I have always had a penchant for all things culinary so when I returned home from a summer holiday to find our plum trees groaning with fruit and then happened to come across our ancient horde of Kilner jars, it is not surprising that I embarked on the following adventure.
How I lost my Bottle (1992).
The lawns were overgrown when I returned alone from my summer holiday. Two and a half inches of rain had fallen over the previous fortnight and although I was under the impression that most of it had fallen in Wales there had been sufficient at home to green the previously parched lawns and swell the fruit on the trees.
The plum tree was more heavily laden than in living memory and Alice, my wife, was not due back for another week. What to do with this God sent crop. Surely it should not go to waste.
Thirty years ago, when newly wed I had rashly bid, at a house clearance sale, for three dozen fruit preserving jars in the fond hope that my young bride would fill them annually with the fruits of my labour from our country garden. Sadly this had never come to pass and the jars had gathered dust over the years at the back of the scullery cupboard. Here then was my chance to surprise Alice on her homecoming with a array of bottled plums and perhaps too some plum jam.
I located the 1963 edition of Good Housekeeping, which I had suitably inscribed at the time, with the optimism of the newly wed, that it might have been referred to a little more often than the faded dust laden cover showed, all too clearly it, like the jars, had lain undisturbed over three decades.
The recipe for bottled fruit could not have been simpler – an idiot could follow it – what could go wrong! I even found, amongst the crusted preserving jars, the sealing rings without which these jars were unusable.
I cleared the decks and began. I picked my fruit, prepared my syrup, sterilised and rinsed my jars into which I packed my plums. So far so good. I prepared to place the first batch of jars in the oven only to find, to my dismay, that the sealing rings were too large. It was the Saturday of the August bank holiday weekend and I made the discovery at 4 p.m.. Undeterred I leapt into my car and scoured the shops in our nearest shopping town for the right size rings – to no avail. It seems that we were not the only household to be blessed with a bumper crop of fruit. By now it was almost 5 p.m., but there was just enough time to dash to the next nearest town, which was bigger than the first I had tried, to secure the elusive sealing rings. Alas again I drew a blank and as closing time drew near I decided that my only option lay in attempting to adapt the larger rings. Armed with a tube of super glue I sped home to be greeted , once more, with the sight of my dozen bottles of plums begging to be preserved to grace our table over the long winters evenings to come.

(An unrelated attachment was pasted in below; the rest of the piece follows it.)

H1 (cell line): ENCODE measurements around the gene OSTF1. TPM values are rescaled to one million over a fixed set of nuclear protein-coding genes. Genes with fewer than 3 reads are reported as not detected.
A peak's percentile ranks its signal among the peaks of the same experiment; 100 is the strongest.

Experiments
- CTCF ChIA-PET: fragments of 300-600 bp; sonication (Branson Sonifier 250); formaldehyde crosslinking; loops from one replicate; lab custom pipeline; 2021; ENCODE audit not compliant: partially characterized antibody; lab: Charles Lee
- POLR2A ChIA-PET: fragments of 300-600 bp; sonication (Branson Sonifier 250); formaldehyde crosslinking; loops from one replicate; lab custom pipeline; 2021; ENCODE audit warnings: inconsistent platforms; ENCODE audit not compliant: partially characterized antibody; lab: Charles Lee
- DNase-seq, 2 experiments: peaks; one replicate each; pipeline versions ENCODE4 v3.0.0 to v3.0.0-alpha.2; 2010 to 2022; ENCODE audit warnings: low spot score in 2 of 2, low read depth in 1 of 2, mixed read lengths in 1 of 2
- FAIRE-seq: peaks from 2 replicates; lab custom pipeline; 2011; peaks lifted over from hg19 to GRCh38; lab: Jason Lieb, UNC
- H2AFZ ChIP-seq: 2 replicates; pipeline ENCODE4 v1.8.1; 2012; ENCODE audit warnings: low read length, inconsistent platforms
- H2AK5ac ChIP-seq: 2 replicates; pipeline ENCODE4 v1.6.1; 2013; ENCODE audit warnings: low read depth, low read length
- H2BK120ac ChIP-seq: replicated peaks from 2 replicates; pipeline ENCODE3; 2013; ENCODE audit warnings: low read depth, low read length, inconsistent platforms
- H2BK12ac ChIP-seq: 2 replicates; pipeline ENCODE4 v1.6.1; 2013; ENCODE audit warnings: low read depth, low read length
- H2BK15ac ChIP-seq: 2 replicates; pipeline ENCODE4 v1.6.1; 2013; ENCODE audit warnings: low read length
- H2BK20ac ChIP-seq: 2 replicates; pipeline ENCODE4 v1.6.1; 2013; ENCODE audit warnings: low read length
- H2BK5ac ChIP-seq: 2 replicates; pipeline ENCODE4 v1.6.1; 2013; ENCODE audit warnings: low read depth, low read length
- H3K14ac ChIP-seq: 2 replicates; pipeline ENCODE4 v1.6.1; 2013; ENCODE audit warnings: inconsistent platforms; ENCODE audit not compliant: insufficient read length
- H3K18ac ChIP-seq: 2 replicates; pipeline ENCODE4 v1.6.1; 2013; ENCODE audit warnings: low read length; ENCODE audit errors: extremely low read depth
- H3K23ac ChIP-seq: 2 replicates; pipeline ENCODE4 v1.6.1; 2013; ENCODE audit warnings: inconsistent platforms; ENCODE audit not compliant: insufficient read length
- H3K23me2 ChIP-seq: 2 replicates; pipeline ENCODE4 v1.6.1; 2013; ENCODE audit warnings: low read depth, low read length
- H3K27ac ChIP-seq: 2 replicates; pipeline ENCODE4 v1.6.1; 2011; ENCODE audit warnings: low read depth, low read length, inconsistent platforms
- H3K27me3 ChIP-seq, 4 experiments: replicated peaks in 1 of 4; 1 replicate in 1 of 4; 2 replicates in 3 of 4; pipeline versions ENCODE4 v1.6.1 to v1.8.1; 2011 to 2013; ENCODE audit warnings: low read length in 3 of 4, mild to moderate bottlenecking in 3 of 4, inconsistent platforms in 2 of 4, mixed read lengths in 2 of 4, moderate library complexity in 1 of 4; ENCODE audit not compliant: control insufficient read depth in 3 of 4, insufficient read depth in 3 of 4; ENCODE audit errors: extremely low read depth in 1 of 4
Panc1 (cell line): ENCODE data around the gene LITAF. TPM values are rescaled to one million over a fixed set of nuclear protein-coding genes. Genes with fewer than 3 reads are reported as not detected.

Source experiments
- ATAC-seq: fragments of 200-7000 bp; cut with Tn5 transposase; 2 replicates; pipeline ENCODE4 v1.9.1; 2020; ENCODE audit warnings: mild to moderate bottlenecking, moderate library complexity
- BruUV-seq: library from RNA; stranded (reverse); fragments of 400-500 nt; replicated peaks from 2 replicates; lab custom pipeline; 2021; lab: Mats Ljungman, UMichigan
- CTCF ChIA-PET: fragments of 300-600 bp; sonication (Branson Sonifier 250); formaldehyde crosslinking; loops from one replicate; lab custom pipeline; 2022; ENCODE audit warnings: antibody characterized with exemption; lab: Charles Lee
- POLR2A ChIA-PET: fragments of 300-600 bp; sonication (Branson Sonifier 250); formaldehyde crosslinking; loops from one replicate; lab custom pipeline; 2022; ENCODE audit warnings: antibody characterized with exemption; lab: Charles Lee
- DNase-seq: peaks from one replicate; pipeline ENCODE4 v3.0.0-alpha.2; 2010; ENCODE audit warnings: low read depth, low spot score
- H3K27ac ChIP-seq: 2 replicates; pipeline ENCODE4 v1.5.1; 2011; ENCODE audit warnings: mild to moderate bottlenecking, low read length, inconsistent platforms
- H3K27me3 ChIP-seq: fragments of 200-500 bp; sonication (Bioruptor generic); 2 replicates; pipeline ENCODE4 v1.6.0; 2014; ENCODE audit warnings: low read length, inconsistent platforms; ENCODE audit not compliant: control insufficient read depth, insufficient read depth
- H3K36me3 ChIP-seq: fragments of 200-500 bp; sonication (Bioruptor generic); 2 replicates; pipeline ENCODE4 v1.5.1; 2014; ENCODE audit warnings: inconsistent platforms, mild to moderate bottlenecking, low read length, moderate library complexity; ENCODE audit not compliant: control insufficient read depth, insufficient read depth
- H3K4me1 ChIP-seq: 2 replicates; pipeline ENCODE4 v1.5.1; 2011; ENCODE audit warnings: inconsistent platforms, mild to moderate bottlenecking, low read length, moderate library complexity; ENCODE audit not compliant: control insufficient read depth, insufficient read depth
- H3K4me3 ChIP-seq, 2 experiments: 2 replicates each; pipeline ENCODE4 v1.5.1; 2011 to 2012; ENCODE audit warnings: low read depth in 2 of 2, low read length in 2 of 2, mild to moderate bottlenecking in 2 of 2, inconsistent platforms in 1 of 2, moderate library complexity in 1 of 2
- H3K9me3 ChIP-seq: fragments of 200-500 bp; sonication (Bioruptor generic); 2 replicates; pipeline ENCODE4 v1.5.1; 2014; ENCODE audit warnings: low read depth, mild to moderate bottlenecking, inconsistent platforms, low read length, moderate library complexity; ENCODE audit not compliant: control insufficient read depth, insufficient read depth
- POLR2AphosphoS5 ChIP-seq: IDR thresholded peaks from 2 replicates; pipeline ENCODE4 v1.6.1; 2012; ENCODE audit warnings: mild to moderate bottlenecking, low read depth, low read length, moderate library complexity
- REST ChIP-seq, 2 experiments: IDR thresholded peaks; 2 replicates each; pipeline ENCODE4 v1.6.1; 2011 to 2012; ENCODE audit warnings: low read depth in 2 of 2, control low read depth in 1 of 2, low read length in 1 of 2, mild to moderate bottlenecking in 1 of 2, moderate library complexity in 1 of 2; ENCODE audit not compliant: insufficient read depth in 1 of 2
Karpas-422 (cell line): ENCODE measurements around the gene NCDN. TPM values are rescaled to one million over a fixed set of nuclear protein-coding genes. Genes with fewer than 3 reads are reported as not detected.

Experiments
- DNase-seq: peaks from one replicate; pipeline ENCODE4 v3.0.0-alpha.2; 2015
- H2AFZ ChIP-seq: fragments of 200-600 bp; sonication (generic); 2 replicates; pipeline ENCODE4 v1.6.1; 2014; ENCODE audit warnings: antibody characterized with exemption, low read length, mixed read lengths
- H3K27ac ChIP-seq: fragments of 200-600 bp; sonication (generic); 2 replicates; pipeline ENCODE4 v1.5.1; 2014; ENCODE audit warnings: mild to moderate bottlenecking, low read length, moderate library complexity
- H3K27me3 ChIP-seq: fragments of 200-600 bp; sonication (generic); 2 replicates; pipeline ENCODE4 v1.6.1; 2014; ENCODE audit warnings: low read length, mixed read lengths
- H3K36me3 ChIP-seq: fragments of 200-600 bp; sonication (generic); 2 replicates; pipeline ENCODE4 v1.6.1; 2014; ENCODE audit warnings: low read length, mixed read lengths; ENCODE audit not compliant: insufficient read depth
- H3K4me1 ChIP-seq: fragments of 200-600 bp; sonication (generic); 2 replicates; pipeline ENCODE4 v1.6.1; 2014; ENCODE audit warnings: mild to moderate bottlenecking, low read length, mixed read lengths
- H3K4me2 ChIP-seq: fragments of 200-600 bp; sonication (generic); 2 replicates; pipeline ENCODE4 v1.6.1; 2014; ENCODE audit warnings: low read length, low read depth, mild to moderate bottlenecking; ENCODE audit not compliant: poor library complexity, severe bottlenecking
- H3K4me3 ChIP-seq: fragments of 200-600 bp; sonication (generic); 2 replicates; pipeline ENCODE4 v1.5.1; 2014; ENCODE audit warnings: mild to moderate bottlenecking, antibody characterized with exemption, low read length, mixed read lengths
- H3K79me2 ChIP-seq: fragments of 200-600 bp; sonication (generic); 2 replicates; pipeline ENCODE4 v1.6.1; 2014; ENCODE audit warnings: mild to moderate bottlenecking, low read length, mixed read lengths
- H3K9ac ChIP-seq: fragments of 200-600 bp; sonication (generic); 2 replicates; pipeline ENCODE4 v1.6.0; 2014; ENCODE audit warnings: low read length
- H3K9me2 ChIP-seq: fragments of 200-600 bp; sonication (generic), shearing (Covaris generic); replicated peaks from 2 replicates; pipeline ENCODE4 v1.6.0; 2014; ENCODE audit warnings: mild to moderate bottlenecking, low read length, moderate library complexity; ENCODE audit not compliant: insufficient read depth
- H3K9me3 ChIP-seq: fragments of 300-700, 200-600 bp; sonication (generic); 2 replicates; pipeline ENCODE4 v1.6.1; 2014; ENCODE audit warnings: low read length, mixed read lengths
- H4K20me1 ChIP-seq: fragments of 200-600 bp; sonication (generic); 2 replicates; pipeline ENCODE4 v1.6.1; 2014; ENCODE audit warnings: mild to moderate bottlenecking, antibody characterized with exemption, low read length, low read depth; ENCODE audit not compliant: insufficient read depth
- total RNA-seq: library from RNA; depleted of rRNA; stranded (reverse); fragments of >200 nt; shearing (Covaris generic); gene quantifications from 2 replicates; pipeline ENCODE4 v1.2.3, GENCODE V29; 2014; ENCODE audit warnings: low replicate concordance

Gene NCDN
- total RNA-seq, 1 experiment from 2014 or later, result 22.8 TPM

The cutting and gluing of the rings seemed to work better than I perhaps could have hoped; the only question was would the join be sufficiently sound to allow a vacuum seal in the lid?
The cook book recommended placing newspaper in the bottom of the oven to catch any overspill from the cooking plums. this seemed eminently sensible – after all I did not want Alice to return to a sticky oven.